Chronology of accounting practices and federal investigations of
Qwest Communications International Inc.:
--June 20: Morgan Stanley downgrades Qwest stock after analyst questions accounting practices. Qwest Chairman and Chief Executive Officer Joseph Nacchio later disputes the claim.
--Feb. 11: Qwest cooperates with government subpoena concerning its swap of fiber-optic network capacity with Global Crossing Ltd.
--April 4: Qwest says SEC has begun formal inquiry into its accounting practices.
--June 16: Nacchio resigns as chairman and CEO.
--July 10: Justice Department confirms criminal investigation of Qwest.
--July 29: Qwest says it will restate 2000 and 2001 earnings.
--Aug. 20: Qwest avoids bankruptcy with sale of its yellow pages business for more than $7 billion.
--Sept. 22: Qwest reverses $950 million in revenue from fiber-optic capacity swaps.
--Oct. 29: Qwest says it will restate $531 million in improperly recognized revenue and take nearly $11 billion in charges for reduced value of telephone and fiber-optic networks.
--Nov. 15: Qwest says it will erase $358 million in earnings for 2000 and 2001.
--Feb. 11: Qwest lowers 2000 and 2001 revenue by $2.2 billion, and later reports a $35.9 billion loss for 2002.
--Feb. 25: Four former Qwest executives indicted on conspiracy and securities fraud charges.
--Aug. 28: Chief Financial Officer Robin Szeliga leaves the company.
--Oct. 16: Qwest files restated earnings for 2000 and 2001; total revenue erased is $2.54 billion.
--Feb. 23: Trial begins of former executives Grant Graham, Thomas Hall, John Walker and Bryan Treadway on securities fraud, wire fraud and other charges tied to a Qwest contract to provide Internet services to Arizona schools.
--April 16: Walker and Treadway cleared on all charges. Jury acquits Graham on three charges, deadlocks on remaining eight. Deadlocks on all 11 charges against Hall.
--May 28: Graham pleads guilty to felony accessory after the fact to wire fraud and agrees to help prosecutors.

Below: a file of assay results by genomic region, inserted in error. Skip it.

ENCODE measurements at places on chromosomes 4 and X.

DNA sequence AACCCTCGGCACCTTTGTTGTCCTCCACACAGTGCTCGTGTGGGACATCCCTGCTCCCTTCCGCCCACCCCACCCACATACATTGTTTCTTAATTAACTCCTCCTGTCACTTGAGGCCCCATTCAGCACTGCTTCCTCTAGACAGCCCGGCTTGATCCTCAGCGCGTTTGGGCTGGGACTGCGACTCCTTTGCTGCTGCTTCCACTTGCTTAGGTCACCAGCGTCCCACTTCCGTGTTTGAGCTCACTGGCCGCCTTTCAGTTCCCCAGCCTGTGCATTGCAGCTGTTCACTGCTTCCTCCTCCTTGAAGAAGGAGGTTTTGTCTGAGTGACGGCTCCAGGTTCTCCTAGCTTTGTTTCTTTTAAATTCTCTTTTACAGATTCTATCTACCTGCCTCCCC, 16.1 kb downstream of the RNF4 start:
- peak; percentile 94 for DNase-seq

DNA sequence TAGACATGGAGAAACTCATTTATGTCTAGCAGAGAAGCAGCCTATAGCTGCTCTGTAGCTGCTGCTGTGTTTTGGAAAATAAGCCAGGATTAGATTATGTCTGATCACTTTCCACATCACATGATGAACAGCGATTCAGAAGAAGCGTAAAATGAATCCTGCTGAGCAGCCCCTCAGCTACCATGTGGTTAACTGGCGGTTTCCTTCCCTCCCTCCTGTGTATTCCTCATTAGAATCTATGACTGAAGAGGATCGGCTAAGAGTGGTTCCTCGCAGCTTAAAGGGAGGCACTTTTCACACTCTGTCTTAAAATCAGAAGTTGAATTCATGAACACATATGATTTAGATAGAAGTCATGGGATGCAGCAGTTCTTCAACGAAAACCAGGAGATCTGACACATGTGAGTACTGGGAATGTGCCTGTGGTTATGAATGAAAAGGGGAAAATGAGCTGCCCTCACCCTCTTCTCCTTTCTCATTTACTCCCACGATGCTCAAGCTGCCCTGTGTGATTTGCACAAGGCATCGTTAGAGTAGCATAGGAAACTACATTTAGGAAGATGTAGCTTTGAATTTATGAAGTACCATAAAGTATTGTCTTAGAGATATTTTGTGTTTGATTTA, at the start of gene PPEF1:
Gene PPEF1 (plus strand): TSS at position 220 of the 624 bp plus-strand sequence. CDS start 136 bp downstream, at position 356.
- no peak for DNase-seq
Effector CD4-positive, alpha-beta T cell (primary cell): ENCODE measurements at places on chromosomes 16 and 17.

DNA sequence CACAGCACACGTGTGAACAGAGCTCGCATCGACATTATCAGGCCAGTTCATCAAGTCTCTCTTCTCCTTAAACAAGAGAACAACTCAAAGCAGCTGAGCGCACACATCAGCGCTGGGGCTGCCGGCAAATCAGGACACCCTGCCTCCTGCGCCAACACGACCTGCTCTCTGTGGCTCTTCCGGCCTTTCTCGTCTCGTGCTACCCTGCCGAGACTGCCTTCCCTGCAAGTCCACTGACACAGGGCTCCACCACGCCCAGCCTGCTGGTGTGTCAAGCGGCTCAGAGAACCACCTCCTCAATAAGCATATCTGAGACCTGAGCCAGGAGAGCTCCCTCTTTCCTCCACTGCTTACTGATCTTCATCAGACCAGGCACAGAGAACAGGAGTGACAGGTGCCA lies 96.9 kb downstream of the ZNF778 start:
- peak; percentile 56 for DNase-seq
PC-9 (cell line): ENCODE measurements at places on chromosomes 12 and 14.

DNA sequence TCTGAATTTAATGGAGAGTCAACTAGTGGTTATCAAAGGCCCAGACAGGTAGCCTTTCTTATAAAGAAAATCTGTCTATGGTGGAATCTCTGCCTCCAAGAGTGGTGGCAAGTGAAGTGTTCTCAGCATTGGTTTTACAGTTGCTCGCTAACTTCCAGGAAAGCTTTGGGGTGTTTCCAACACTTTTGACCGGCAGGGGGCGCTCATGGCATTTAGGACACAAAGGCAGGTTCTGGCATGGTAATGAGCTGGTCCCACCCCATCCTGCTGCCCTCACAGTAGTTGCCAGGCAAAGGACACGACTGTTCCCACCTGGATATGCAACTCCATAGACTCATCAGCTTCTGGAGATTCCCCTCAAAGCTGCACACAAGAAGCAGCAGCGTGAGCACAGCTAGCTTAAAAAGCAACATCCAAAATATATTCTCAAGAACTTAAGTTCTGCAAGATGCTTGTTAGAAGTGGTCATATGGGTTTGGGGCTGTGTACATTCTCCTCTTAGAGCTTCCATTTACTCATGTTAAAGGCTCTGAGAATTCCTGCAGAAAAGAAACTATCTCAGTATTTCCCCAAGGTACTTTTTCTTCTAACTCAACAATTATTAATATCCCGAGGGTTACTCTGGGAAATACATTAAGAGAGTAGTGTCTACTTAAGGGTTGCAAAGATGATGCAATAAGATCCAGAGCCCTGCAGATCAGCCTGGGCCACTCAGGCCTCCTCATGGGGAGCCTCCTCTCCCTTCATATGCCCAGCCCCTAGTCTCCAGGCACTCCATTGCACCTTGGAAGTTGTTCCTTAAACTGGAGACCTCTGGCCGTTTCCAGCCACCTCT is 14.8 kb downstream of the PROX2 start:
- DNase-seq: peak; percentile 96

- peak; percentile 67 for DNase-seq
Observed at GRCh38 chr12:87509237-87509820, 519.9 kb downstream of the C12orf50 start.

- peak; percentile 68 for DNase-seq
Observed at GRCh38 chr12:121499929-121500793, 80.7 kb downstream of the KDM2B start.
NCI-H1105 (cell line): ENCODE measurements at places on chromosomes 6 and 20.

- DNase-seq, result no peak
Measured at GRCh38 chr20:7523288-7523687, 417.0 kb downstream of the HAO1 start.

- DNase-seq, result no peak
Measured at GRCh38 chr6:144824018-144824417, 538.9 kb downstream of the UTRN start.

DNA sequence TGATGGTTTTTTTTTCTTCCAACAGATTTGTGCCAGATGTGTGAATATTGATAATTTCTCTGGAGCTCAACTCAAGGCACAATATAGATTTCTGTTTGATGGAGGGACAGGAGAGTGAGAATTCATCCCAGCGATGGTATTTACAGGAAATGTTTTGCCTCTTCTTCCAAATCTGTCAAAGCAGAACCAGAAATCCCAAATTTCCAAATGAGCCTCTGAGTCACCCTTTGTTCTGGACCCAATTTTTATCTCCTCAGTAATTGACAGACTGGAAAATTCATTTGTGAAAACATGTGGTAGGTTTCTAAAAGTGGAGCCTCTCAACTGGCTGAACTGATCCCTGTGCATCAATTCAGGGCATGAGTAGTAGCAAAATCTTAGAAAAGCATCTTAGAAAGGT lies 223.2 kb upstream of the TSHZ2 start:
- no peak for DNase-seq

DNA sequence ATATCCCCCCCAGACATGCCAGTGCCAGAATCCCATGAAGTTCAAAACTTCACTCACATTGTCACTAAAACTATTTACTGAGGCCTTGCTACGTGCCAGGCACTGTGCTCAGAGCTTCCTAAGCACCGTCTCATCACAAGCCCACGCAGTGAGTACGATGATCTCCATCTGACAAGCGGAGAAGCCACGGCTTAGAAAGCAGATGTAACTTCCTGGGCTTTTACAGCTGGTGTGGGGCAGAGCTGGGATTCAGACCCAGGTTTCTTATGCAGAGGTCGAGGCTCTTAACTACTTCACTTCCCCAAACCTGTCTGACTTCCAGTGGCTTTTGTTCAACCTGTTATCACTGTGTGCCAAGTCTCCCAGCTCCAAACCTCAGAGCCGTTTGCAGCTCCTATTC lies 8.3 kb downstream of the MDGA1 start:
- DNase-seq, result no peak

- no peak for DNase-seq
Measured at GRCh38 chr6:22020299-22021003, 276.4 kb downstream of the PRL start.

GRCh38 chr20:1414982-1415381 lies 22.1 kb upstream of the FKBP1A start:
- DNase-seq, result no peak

--Sept. 17: Hall agrees to plead guilty to single misdemeanor count of falsifying documents.
--Feb. 18: Marc Weisberg, a former senior vice president, indicted on wire fraud and money laundering charges.
--March 15: SEC charges Nacchio, Szeliga, former CFO Robert Woodruff and four other former executives with orchestrating a massive financial fraud between 1999 and 2002.
--June 2: Justice Department charges Szeliga with insider trading. She reaches a plea agreement and will cooperate with prosecutors.
--June 3: Szeliga reaches agreement to settle civil fraud charges filed by the SEC. Terms were not disclosed.
--July 14: Szeliga pleads guilty to a single count of insider trading and agrees to cooperate with prosecutors and the SEC.
--July 27: A magistrate delays the evidence exchange process in the SEC's civil case against former Qwest executives to give the government more time for its criminal investigation.
--Sept. 7: A federal judge approves a $2.1 million civil settlement for former Qwest executive Gregory Casey who was charged with participating in a conspiracy. He did not admit wrongdoing and agreed to cooperate with federal investigators. He was the first defendant to reach a final settlement in the SEC case.
--Nov. 1: Qwest announces a tentative $400 million settlement of shareholder lawsuits stemming from the accounting scandal. It would resolve claims against the company, some former executives and its board of directors -- but not Nacchio and Woodruff.
--Dec. 20: Federal grand jury indicts Nacchio on 42 counts of insider trading. He pleads not guilty.
--Dec. 28: Weisberg pleads guilty to single count of wire fraud, agrees to cooperate with prosecutors.
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